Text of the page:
The short version is that a VP machine is required by law and regulation to mimic a standard 52-card deck, plus jokers if applicable. https://wizardofvegas.com/guides/video-poker/

While the strategy and house advantage are the same for one or multiple hands, the more hands you play at once actually increases the variance. The reason is that while the draws tend to get smoothed out, this is more than offset by the importance of the initial hand dealt. Check out this link from the site of all things video poker: https://wizardofodds.com/games/video-poker/appendix/3/

Here is a good written explanation too https://www.casinocenter.com/the-tough-truth-about-multiple-play-video-poker/ I used to be of the mindset too that multi-line decreases it

If playing the same demonization it increases variance, but if playing the same amount (total bet) it decreases variance. Example, if playing $5 denomination on a single line machine, $25 total after 5 credits, you can run through $1000 in no time at all. If playing 100 hand machine on nickels, after 5 credits per hand, total $25 bet, that $1000 will last you much much longer. The issue is if you are not getting some REALLY good deals, you are going to steadily lose lose lose lose. I sometimes use this strategy when going for Diamond, at least I know my losses will come very close to my expected losses.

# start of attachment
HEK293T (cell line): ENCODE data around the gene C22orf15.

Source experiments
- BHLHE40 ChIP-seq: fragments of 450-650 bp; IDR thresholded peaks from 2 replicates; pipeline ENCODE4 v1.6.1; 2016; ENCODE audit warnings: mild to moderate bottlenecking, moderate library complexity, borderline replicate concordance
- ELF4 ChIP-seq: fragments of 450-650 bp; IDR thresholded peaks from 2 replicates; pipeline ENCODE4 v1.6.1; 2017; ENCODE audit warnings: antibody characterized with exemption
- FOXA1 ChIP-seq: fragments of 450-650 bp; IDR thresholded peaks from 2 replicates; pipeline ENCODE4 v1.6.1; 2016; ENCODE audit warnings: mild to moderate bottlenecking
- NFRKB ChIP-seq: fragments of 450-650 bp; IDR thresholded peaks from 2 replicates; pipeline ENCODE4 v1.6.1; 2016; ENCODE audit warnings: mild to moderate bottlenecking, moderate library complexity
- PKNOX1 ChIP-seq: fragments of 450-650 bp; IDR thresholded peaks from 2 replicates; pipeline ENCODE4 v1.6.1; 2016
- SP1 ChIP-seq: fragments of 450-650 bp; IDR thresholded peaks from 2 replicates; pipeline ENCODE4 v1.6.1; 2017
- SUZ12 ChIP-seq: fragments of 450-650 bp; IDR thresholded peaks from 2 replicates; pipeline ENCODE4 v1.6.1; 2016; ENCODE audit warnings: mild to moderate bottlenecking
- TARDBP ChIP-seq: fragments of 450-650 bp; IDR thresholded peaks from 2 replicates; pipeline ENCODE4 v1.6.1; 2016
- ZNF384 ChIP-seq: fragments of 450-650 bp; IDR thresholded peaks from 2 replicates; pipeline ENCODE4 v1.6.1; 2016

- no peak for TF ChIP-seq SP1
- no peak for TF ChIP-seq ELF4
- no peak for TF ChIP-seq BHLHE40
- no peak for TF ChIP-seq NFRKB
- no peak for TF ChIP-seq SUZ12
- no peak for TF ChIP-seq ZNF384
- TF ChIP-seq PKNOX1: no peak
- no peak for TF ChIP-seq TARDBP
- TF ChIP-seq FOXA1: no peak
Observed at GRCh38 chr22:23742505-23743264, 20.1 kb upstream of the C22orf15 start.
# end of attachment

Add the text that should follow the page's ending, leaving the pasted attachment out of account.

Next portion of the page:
Yes, it depends on how you structure your wagers between single line and multiline. To have a better grasp of how multiline VP will affect your results, it's useful to convert standard deviation (SD) numbers into dollars. An example is provided at the bottom of the page by the Wizard of Odds here. https://wizardofodds.com/games/video-poker/appendix/3/ Here's another example. Let's say you do $20,000 coin-in of single line dollar 8/5 bonus poker in a day. What is your daily standard deviation (SD) in dollars? The single line SD for 8/5 bonus is 4.572098 bets per hand. There are 4000 total hands and the SD scales with the square root of the number of hands. The bet on each individual hand is $5. SD for session in $ = $5 x sqrt(4000) x 4.570298 = $1445.26 Now let's look at quarter ten play. Now there are $20,000/$1.25 = 16000 total hands. With an SD of 6.323316 bets per hand played. So now the SD in $ is $1.25 x sqrt(16,000) x 6.323316 = $999.80. So playing 10 line quarters will have about 30.82% less standard deviation in dollars than playing single line dollars.